Neal> How often is the python build broken or otherwise unusable?
Not very often. I use the head branch of the repository as the source of the interpreter I run on my laptop. It generally takes just a couple minutes on my now-aging PowerBook to svn up and reinstall. I can only recall one time in the past where I had to temporarily fall back to 2.4 because of some change that broke an application.
Admittedly, I'm not as sophisticated a user as Fredrik or Glyph, but I suspect that my usage of the language isn't all that different from most Python developers out there.
Neal> Is part of your point that these developers only care about Neal> something called "release" and they won't start testing before Neal> then? If that's the case why don't we start making Neal> (semi-)automated alpha releases every month?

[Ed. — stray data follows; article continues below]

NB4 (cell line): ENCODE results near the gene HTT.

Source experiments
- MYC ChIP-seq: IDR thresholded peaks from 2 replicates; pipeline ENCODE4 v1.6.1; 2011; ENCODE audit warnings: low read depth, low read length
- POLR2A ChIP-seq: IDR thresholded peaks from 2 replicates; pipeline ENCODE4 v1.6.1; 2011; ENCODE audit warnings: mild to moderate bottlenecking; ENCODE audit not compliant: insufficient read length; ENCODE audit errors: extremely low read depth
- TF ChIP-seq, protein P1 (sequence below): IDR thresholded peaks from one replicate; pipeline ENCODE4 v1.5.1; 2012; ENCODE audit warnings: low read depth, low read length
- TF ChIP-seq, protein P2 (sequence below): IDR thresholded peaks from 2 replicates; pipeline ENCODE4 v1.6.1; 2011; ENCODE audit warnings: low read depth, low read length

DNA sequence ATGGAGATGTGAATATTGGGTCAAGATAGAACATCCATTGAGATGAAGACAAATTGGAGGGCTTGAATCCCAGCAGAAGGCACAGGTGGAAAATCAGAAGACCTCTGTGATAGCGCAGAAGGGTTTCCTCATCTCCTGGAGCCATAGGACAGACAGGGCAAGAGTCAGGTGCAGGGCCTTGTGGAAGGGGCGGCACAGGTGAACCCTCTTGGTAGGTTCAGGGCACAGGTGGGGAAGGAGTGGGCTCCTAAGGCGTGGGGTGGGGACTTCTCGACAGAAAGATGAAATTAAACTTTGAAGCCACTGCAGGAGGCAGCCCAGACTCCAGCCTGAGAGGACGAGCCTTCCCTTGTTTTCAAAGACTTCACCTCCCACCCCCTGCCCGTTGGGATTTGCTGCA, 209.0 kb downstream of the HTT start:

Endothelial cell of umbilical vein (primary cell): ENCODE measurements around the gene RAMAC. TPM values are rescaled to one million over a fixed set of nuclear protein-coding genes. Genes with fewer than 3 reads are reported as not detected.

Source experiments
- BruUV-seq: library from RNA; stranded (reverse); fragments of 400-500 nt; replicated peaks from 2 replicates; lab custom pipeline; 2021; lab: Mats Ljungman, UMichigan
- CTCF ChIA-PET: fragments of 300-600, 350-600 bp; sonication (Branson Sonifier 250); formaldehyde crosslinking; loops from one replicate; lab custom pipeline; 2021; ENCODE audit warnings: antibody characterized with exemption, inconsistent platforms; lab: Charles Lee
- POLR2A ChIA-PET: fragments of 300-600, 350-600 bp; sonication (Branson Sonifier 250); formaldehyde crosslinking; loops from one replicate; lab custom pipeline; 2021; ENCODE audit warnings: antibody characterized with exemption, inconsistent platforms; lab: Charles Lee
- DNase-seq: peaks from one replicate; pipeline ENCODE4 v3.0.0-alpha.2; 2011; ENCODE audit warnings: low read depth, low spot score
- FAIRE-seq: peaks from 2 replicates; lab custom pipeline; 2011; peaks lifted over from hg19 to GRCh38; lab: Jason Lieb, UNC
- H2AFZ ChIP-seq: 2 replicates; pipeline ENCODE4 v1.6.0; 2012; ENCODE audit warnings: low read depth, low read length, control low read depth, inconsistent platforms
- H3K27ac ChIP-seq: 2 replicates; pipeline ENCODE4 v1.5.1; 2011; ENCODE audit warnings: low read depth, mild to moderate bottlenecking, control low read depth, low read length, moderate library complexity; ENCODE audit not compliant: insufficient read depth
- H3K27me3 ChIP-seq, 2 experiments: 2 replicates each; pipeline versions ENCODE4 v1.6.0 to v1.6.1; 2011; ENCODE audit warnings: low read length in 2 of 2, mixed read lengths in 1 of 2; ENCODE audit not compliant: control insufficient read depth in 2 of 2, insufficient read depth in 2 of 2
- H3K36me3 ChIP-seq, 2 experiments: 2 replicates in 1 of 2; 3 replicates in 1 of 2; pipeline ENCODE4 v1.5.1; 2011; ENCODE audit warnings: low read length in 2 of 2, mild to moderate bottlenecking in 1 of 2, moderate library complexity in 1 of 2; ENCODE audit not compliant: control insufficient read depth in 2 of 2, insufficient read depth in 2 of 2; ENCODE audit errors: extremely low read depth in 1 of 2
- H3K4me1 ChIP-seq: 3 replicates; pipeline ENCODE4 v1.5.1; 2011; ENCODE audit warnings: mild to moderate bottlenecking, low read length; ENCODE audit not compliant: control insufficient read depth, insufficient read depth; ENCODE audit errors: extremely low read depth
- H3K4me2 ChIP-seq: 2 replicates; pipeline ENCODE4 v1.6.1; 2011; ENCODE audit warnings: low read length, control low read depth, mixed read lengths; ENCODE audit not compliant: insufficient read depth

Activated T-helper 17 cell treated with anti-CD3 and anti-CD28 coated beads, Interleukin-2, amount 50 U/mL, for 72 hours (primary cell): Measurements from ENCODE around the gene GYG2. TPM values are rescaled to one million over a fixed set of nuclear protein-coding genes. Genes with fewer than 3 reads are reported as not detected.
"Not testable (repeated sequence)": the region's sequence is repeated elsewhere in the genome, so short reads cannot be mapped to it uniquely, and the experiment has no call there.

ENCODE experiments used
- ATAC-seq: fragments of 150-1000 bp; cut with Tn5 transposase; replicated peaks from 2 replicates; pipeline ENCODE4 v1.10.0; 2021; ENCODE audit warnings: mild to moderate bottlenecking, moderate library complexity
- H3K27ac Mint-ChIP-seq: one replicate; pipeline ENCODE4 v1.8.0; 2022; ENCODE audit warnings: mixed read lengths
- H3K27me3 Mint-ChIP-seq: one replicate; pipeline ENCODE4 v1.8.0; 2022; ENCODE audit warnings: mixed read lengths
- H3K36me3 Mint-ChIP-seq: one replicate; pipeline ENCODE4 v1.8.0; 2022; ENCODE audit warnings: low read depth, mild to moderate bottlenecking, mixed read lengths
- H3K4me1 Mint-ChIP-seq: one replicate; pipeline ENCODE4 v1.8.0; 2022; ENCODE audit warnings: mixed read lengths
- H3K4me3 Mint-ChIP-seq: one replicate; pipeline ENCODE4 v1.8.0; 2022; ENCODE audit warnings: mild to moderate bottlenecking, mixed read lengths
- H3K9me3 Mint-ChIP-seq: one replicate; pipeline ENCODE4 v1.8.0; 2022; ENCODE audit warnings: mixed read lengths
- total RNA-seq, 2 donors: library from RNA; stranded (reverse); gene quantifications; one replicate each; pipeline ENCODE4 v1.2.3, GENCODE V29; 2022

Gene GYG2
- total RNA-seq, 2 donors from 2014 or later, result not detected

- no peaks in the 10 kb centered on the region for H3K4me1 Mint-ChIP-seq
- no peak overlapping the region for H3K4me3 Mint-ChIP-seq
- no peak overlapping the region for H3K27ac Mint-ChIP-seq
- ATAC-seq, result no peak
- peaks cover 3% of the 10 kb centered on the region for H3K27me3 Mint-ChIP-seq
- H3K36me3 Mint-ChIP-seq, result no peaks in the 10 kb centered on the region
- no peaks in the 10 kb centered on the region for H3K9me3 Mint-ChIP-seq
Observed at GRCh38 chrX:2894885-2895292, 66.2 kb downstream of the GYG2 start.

How would that be any easier than a user setting up a read-only repository and svn-up-ing it once a month then using that as the default interpreter on that person's development machine? I maintain interpreters for 2.3, 2.4 and bleeding edge at the moment. If I need to it's fairly trivial (a symlink change) to fall back to the latest stable release.
Glyph, would that sort of scheme work for you?